A ballad popularized recently by songstress Peggy Lee1 is in the sentimental-romantic mood of that form of poetic composition, and of a type rarely featured in medical journals. Yet the title of that haunting melody embodies much that is pertinent to this comment on medical licensing: Determination of a physician's fitness to practice, through assessment of his ability to recall material from the "core" of medical knowledge and by measurement of his competence in the solution of clinical problems, falls far short of being all there is to medical licensing. However, with but brief exposure to such matters, many physicians properly gain the feeling that the ability to master the intellectual challenge of such examinations really is all there is. In this they have much in common with the legendary blind men whose description of the elephant was based on limited experience and inadequate exposure to its morphologic features.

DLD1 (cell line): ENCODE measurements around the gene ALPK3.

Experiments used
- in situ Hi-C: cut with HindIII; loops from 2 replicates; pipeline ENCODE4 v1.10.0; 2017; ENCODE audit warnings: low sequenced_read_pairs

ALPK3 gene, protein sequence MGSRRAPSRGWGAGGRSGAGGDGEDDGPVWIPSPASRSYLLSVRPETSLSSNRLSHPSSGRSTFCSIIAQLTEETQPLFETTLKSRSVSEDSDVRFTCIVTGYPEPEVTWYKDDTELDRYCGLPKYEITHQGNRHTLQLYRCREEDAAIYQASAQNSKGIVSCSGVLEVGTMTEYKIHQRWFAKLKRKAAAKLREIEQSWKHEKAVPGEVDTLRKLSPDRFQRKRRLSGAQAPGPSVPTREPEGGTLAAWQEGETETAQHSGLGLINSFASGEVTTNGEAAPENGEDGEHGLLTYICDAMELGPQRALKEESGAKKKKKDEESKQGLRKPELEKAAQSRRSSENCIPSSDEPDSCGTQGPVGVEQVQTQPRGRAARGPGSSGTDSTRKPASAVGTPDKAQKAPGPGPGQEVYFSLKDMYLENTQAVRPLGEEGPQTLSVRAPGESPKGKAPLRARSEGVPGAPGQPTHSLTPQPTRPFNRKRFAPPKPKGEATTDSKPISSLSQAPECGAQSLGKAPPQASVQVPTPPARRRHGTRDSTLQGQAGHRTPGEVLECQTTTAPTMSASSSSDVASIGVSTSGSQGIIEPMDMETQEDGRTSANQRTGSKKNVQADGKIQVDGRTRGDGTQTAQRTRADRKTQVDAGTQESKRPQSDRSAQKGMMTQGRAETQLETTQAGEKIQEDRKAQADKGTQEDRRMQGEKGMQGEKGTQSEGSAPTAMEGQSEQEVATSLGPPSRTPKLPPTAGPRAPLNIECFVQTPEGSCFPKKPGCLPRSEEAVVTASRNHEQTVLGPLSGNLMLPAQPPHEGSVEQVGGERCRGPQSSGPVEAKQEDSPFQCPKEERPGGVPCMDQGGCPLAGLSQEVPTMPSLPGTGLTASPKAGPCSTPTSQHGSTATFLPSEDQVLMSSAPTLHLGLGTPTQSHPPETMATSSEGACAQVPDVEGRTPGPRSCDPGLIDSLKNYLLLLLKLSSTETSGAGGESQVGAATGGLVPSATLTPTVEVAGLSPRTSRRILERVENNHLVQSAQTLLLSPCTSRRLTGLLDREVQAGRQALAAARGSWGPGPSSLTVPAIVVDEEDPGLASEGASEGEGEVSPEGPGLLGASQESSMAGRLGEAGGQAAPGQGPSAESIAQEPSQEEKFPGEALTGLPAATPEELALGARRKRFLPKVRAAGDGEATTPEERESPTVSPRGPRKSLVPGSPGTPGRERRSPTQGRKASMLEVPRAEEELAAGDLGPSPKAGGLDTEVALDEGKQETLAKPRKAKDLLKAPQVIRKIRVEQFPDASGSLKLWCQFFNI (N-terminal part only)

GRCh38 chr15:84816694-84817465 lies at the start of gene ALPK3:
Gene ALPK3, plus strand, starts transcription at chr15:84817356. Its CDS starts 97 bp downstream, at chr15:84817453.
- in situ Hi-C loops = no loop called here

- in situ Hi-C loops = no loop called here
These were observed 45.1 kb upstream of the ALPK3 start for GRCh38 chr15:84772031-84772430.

Casterline RL. Examination, "Is That All There Is" to Medical Licensing?. JAMA. 1972;220(12):1598-1599. doi:10.1001/jama.1972.03200120048014